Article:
array

Hi there
I am trying to write a code that in there I want to use these orders
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#include<iostream>
using namespace std;

int main() {
    int i,j;
       long double c[1048576][2];
for (j=0;j<2;j++)
        for (i=0;i<1048576;i++)
             c[i][j]=0;
             c[0][0]=1;

         for (j=0;j<2;j++)
        for (i=0;i<1048576;i++)

          cout<<c[i][j]<<",";
return 0;
}

but it fails to do.
the result is:

process returned -1073741571 <0*C00000FD> execution time : 11.191 s


any help is appreciated.
im no expert here but i i think that array is way too big thats 1048576x2

my compiler ran it but the program crashed ....... too much memory to allocate
Last edited on
There is a limit of how much memory you can put on stack. I'm not sure how much that usually is. Several MB, I think. My guess is that you array is too big. You should be fine if you allocate it dynamically though.
try to allocate it as dynamic memory and use the nothrow thingy as argument to #include<new>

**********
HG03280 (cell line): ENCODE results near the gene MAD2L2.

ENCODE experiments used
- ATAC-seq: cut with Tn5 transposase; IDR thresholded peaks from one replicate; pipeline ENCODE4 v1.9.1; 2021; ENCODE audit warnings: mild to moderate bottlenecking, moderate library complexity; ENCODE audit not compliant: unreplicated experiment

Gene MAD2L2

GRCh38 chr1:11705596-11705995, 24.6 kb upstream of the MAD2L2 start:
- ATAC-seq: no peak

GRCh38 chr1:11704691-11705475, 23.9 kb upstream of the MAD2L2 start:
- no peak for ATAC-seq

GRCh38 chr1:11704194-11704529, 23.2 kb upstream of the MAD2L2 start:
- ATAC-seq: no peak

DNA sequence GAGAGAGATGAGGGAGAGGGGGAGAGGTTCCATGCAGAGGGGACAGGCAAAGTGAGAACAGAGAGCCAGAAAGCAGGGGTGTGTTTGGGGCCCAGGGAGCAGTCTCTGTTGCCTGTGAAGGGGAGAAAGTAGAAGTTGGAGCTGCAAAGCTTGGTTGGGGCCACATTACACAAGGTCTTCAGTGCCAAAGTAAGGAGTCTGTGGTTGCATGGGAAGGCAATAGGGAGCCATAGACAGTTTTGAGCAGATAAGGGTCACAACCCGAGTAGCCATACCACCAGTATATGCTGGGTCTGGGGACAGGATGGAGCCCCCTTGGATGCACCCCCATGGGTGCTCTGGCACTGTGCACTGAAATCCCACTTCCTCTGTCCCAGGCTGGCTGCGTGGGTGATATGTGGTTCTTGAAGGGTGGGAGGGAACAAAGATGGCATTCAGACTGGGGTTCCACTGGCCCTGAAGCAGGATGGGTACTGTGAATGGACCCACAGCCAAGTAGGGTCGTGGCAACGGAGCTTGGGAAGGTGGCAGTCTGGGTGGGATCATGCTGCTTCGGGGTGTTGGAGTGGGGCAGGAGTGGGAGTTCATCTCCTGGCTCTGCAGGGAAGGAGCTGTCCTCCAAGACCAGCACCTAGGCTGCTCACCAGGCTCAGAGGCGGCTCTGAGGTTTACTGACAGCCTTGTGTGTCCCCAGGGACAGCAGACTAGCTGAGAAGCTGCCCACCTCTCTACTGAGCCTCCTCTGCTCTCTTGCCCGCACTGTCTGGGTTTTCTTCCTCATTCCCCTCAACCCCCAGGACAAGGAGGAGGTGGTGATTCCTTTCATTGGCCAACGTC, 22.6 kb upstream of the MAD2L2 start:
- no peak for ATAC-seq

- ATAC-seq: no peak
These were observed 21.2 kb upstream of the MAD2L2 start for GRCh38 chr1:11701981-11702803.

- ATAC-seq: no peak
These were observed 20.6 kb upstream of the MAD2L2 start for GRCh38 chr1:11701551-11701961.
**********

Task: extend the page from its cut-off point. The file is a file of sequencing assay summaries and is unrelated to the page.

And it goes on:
and if its null its too big
Last edited on
why i cant see the answers?
because, as has already bean said, the array is too big for the stack so you program is broken.

For an array that large you need to use the heap (dynamic memory).

See: Multidimentional arrays are evil
http://www.cplusplus.com/articles/G8hv0pDG/
Last edited on
oh and he is trying to assaign values to arrays during run time you cant do that remem array is a costant pointer


sorry sleepy

oh im sorry i meant the size of the array
Last edited on
zander, ???
c[i][j]=0;
c[0][0]=1;

he did it there or am i wrong im kinda tired so it could be my mistake
variables i and j are integers(-32767 to 32767) but in for loop you are trying to run the loop untill
1048576.array size is also matters because it stores on stack.
I think you are confused about something. you can assign values to arrays at runtime:

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#include<iostream>

int main() 
{
    using namespace std;

    const int size_x = 10;
    const int size_y = 2;
    long double arr[size_x][size_y];

    for (int i = 0; i < size_x; ++i)
    {
        for (int j=0; j < size_y; ++j)
        {
            arr[i][j] = i * j;
        }
    }
    
    
    for (int iy = 0; iy < size_y; ++iy)
    {
        for (int ix = 0; ix < size_x; ++ix)
        {
            cout << arr[ix][iy] << " " ;
        }
        cout << endl;
    }
    return 0;
}
oh im sorry i meant the size of the array
mdpjpakki,

you raise a good point, the size of the indexer is important as is the size of the integer type.

Edit: by size I mean in terms of value range.
Last edited on
Except that sizeof int is usually 4.
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